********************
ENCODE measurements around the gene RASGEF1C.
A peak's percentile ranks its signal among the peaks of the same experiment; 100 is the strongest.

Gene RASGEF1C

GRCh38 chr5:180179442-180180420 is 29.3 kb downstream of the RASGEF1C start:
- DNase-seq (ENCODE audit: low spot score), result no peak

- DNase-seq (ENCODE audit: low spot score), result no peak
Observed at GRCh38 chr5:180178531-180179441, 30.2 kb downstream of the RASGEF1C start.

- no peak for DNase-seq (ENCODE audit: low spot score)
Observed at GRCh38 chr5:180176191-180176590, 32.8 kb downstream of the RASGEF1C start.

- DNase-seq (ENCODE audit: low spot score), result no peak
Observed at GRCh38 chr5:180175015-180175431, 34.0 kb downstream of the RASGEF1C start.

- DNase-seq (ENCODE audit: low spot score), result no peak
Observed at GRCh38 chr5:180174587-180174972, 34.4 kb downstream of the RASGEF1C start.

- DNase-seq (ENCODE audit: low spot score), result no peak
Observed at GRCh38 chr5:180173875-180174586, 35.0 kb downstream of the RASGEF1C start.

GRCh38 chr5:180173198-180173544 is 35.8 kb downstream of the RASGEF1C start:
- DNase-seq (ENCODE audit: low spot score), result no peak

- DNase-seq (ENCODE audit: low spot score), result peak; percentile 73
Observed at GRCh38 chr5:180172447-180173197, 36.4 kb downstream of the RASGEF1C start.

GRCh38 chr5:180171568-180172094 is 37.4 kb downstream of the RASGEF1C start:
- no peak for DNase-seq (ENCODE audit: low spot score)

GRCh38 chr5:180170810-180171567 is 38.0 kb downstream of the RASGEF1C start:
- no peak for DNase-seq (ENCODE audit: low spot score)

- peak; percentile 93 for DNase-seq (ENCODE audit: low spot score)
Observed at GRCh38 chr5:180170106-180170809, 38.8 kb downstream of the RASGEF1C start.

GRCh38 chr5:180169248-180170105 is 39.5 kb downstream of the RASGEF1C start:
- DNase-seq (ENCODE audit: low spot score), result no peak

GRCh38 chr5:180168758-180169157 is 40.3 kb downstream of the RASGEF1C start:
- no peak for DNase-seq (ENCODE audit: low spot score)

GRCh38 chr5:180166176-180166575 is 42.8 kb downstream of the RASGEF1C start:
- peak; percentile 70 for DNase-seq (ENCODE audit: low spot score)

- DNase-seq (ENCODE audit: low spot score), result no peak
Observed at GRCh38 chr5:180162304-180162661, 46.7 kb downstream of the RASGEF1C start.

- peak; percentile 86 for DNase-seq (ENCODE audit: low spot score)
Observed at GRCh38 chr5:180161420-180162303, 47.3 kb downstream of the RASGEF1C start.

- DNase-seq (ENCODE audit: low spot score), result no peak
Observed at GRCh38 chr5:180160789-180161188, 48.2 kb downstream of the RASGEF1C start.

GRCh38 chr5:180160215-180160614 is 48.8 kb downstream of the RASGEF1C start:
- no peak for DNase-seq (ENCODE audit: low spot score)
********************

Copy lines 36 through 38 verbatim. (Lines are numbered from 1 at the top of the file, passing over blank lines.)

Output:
- DNase-seq (ENCODE audit: low spot score), result no peak
Observed at GRCh38 chr5:180160789-180161188, 48.2 kb downstream of the RASGEF1C start.

GRCh38 chr5:180160215-180160614 is 48.8 kb downstream of the RASGEF1C start: